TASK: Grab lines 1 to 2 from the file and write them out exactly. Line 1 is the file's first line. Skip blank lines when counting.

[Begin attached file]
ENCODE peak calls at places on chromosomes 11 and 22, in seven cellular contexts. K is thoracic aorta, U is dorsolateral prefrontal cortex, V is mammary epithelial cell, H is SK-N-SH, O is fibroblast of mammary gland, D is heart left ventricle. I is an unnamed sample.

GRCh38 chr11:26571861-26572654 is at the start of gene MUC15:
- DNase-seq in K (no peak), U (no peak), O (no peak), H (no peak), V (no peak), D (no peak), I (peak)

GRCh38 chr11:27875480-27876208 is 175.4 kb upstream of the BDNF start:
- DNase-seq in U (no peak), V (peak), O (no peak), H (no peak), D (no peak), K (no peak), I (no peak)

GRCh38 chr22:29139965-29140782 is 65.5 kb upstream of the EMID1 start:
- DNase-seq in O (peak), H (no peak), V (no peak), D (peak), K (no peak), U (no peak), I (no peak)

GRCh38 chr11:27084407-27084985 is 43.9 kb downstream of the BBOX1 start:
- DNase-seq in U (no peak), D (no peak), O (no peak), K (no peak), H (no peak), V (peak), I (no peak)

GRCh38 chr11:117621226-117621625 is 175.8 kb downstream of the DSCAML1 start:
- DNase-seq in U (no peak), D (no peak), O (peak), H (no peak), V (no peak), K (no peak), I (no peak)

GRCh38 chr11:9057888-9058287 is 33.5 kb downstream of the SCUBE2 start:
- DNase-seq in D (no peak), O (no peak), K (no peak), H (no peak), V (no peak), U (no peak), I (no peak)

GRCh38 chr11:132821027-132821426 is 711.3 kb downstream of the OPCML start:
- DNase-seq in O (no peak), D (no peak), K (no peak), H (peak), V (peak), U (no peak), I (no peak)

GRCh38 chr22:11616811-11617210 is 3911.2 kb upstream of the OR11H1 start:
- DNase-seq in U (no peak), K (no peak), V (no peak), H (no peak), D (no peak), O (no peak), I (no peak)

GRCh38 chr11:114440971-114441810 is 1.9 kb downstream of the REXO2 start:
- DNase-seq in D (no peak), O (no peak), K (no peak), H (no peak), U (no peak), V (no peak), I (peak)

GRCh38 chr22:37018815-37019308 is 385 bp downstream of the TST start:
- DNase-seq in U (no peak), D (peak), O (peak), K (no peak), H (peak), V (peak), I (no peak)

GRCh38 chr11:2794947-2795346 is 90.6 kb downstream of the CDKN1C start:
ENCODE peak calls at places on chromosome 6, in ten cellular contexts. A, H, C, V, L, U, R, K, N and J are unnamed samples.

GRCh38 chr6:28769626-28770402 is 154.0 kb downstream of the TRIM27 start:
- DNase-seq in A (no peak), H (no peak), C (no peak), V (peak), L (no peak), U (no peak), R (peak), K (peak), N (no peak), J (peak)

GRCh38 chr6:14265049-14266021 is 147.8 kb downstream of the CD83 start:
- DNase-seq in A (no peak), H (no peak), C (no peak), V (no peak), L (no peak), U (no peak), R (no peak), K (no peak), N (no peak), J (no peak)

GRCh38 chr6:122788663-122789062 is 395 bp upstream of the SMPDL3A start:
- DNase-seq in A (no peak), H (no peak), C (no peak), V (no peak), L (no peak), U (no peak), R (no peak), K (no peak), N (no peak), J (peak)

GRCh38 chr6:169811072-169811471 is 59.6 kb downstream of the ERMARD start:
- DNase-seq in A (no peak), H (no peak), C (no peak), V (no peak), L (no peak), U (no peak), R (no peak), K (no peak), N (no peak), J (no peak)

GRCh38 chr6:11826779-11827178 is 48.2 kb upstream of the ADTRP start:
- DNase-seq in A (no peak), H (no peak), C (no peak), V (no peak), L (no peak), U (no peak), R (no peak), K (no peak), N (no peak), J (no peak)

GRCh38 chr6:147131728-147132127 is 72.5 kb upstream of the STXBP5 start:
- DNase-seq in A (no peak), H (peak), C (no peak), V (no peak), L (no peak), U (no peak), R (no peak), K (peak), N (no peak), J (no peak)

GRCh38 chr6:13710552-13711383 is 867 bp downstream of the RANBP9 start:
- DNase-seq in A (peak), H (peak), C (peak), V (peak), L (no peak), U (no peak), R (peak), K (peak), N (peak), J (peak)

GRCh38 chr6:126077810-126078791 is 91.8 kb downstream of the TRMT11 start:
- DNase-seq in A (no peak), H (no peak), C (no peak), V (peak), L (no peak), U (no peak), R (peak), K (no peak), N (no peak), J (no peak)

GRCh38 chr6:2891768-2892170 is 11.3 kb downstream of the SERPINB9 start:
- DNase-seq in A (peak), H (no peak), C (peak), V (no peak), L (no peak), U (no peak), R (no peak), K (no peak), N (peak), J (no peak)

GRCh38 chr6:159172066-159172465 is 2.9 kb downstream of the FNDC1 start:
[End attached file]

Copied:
ENCODE peak calls at places on chromosomes 11 and 22, in seven cellular contexts. K is thoracic aorta, U is dorsolateral prefrontal cortex, V is mammary epithelial cell, H is SK-N-SH, O is fibroblast of mammary gland, D is heart left ventricle. I is an unnamed sample.

GRCh38 chr11:26571861-26572654 is at the start of gene MUC15: